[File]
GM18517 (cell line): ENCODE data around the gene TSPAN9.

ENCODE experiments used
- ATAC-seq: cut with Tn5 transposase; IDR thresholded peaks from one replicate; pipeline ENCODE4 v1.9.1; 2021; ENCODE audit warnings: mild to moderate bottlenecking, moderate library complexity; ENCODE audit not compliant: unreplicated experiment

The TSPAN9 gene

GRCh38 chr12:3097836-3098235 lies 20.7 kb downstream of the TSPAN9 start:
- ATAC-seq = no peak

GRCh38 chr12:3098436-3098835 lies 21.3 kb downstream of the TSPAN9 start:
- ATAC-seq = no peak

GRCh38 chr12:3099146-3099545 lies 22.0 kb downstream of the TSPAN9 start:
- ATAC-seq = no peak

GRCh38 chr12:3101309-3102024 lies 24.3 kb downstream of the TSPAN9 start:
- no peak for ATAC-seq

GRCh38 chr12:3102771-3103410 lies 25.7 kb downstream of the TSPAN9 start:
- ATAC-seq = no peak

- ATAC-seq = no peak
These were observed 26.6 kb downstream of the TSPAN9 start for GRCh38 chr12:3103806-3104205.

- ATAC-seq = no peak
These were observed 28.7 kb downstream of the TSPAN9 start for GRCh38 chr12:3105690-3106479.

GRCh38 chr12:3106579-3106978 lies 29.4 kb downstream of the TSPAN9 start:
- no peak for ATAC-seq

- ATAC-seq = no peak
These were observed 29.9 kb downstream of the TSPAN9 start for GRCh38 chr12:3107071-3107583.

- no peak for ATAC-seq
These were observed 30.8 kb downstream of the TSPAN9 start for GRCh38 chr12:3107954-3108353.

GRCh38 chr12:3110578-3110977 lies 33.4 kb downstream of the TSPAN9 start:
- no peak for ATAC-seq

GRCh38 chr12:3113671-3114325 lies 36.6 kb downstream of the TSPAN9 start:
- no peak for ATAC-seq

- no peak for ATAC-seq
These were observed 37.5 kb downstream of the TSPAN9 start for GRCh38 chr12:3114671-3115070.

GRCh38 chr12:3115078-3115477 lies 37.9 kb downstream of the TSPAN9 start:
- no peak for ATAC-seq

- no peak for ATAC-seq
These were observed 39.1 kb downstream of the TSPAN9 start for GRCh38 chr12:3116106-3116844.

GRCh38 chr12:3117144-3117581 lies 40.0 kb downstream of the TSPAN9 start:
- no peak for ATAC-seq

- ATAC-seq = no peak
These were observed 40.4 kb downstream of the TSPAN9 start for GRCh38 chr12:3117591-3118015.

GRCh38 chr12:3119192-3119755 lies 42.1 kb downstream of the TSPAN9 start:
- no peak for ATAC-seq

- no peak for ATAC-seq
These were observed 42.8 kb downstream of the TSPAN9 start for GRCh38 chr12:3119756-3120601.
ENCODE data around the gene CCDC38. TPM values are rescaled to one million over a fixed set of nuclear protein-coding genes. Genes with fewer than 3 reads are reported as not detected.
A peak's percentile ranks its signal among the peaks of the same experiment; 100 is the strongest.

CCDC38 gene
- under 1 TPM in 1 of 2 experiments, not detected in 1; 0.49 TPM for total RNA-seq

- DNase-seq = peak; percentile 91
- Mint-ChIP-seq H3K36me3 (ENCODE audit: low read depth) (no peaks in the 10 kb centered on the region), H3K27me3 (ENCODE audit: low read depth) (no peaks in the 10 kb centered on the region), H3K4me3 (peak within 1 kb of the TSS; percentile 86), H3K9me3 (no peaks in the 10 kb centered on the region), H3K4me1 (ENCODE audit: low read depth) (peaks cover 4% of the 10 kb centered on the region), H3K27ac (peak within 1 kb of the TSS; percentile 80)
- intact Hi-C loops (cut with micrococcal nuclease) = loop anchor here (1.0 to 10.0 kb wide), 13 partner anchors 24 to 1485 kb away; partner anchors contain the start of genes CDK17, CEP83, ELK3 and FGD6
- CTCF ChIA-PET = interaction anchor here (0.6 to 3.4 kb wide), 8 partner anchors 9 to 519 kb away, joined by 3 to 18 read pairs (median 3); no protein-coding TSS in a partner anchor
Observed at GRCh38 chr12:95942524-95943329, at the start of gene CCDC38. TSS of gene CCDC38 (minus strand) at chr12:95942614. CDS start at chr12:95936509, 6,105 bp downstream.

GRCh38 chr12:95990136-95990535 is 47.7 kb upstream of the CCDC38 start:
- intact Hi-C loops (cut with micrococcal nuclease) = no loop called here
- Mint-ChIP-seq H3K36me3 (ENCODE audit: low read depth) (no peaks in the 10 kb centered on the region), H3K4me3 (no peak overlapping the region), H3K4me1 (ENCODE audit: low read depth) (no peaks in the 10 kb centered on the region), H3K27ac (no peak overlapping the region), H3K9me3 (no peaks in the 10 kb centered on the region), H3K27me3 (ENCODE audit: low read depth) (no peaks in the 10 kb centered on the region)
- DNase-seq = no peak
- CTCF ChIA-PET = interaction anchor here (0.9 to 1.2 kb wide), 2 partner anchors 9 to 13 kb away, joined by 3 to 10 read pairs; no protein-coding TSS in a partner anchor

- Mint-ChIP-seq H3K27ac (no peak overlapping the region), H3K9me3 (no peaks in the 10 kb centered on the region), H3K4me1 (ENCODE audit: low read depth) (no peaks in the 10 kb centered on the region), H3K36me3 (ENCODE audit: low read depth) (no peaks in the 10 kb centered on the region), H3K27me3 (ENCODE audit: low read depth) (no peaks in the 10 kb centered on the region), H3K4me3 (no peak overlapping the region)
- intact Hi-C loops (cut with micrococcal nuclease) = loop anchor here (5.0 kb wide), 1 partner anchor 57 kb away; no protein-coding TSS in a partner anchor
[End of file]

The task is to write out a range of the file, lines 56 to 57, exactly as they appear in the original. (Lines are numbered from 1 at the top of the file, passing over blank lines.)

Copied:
- CTCF ChIA-PET = interaction anchor here (0.9 to 1.2 kb wide), 2 partner anchors 9 to 13 kb away, joined by 3 to 10 read pairs; no protein-coding TSS in a partner anchor

- Mint-ChIP-seq H3K27ac (no peak overlapping the region), H3K9me3 (no peaks in the 10 kb centered on the region), H3K4me1 (ENCODE audit: low read depth) (no peaks in the 10 kb centered on the region), H3K36me3 (ENCODE audit: low read depth) (no peaks in the 10 kb centered on the region), H3K27me3 (ENCODE audit: low read depth) (no peaks in the 10 kb centered on the region), H3K4me3 (no peak overlapping the region)